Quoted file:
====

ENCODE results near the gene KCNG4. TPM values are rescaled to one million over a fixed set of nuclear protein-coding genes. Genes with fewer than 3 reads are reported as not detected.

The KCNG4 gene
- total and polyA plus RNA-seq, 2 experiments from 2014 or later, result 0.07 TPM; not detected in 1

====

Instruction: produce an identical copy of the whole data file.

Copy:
ENCODE results near the gene KCNG4. TPM values are rescaled to one million over a fixed set of nuclear protein-coding genes. Genes with fewer than 3 reads are reported as not detected.

The KCNG4 gene
- total and polyA plus RNA-seq, 2 experiments from 2014 or later, result 0.07 TPM; not detected in 1